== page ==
1. If tracking employees through technology is not illegal, why should Megan be concerned if she is not involved in any misconduct? Employers have the technological means, and occasionally the inclination, to find out what employees are doing on their own time. However, their right to monitor what the employee does off the job and make decisions based on that conduct is limited. Employees of government and public entities have a constitutional right to privacy that protects them from most employer monitoring of, or even inquiring about, their off-the-job conduct. For this reason, public employees are largely protected from monitoring. In the private sector, a number of laws prohibit employers from intruding into their employees’ lives outside of work. Some state constitutions specifically include a right to privacy, which prevents private employers from looking into their employees’ off-duty activity. Some states have laws prohibiting employers from taking any job-related action against a worker based on that worker’s lawful conduct off the job, however in the State of Florida is an “at will”
What that means is an employer has the ability to terminate your employment for any reason, or for no reason at all however the State of Florida also recognizes an implied-contract exception as an exception to at-will employment. Under the implied contract exception, an employer may not fire an employee “when an implied contract is formed between an employer and employee, even though no express, written instrument regarding the employment relationship exists.” (Summers, 2000, page. 65). Even in states that don’t provide private workers with a constitutional or statutory right to privacy, it is generally illegal for an employer to intrude unreasonably into the “seclusion” of an employee. This means that physical areas in which you have a reasonable expectation of privacy are off-limits to employers, unless there is a very good reason to intrude. The same balancing approach often applies to private information. Generally speaking, an employer may not inquire or otherwise obtain facts about employees’ private lives. For example, an employer may not ask an employee about her medical condition which is protected information as indicated on ((Ferrell, 2015, page.29).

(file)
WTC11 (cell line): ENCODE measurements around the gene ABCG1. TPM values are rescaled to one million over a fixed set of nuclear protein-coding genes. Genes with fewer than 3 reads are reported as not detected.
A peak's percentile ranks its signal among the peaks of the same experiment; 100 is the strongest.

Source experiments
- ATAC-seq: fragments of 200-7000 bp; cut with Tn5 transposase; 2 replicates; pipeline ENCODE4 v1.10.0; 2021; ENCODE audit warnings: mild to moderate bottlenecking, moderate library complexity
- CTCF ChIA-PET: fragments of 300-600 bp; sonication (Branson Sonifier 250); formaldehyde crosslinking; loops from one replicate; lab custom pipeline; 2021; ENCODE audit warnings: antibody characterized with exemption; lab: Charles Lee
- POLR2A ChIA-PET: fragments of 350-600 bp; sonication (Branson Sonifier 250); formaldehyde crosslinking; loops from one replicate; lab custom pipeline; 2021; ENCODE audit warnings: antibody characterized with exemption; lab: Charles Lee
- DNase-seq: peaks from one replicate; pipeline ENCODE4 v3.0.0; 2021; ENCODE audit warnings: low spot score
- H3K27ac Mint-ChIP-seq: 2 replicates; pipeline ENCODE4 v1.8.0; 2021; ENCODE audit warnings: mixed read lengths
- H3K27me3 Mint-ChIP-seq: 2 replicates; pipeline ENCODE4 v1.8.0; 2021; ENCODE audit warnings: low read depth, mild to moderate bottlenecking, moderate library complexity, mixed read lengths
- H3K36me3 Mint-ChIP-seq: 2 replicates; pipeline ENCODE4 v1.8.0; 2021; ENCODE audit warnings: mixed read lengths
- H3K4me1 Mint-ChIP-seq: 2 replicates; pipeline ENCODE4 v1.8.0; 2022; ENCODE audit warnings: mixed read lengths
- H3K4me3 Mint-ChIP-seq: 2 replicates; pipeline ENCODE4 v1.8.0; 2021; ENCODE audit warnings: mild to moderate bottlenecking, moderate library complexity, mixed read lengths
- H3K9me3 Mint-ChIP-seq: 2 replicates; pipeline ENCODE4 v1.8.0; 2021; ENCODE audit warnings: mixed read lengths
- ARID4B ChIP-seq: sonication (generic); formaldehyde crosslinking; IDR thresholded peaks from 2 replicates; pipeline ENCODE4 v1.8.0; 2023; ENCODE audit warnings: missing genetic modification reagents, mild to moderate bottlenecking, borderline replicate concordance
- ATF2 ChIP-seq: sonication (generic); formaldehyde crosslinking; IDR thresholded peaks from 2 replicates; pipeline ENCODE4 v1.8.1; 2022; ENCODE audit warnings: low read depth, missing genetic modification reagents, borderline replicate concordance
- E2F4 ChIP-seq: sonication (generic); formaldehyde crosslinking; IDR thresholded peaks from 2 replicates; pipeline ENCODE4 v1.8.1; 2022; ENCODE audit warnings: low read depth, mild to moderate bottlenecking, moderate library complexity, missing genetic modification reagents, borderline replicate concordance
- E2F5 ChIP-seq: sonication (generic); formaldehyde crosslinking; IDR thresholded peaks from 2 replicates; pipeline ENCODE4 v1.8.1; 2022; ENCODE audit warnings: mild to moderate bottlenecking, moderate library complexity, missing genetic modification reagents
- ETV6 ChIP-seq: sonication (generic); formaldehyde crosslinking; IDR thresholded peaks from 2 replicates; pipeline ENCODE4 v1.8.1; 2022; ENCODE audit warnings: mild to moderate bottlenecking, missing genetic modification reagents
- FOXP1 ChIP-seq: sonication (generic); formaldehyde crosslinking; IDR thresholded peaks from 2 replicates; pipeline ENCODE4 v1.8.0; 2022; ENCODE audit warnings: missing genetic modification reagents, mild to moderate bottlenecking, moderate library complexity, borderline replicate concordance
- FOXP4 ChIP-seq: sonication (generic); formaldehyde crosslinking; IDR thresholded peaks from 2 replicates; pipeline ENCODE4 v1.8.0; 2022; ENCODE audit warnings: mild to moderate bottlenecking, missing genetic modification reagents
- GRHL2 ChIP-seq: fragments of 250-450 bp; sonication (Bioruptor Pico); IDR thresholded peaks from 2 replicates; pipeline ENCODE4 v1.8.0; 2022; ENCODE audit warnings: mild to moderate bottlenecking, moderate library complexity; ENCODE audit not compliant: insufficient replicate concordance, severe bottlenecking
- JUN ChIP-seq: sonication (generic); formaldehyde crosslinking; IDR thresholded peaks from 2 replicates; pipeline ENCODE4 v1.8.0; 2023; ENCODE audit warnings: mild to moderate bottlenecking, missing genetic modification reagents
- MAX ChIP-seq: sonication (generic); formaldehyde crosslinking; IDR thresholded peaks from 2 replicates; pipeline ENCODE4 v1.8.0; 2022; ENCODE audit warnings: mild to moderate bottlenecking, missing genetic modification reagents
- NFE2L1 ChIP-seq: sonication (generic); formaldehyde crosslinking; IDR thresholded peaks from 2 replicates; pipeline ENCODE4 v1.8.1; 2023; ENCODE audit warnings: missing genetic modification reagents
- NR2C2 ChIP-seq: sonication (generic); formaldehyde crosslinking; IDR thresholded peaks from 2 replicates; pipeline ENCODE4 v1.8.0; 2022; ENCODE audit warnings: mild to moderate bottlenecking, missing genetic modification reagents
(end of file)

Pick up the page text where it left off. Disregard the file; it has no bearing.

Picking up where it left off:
Megan should become more familiar with the organization’s policies and procedures and follow the “chain of command” when presenting the findings of her investigation. 2. At this point, what are Megan’s alternatives to resolve her current dilemma about her involvement and knowledge about GAC’s tracking employees? When Debbie stated, “I hope you have not spoken to anyone about these cases because that violates confidentiality.” At that moment, it is crucial, in my opinion, for Meagan to communicate to her supervisor what occurred previously with Jeremy and the details of the conversation stating the truth. Unfortunately, rumors are a part of any organization and they should be reduced to a minimum or not happen at all, however with an organization that employees 1000 workers for example, or even 10 employees, it is almost impossible to prevent them, since they are actions that do occur daily especially if the working relationship is friendly. I personally respect an employee more for being up front and honest than an employee who attempts to cover mistakes that can lead to administrative action. In my opinion, we can train an employee, however we cannot teach honesty.
Honesty is understood in a working relationship and choices are made every day that leads to one or the other. I would suggest for Meagan to be honest and accept any course of action from administration, than being caught in a lie that would lead to termination regardless. 3. Who should have a stake or an interest in how GAC tracks and monitors its employees? Stakeholders: Investors, shareholders, employees, government agencies, communities who share a claim or role on company products, operations, and outcomes (Ferrell, 2015, page. 32).
Summers, C. (2000). Journal of Labor and Employment Law. Employment at Will: The Devine Rights of Employers (Vol. 3, p. 65). Philadelphia, PA: U. Pa. J. Lab. & Emp. L.
Ferrell, O., & Fraedrich, J. (2015). Stakeholder Relationships, Social Responsibility, and Corporate Governance. In Business ethics: Ethical decision making and cases (10th ed., p. 31). Stamford, CT: CENGAGE Learning.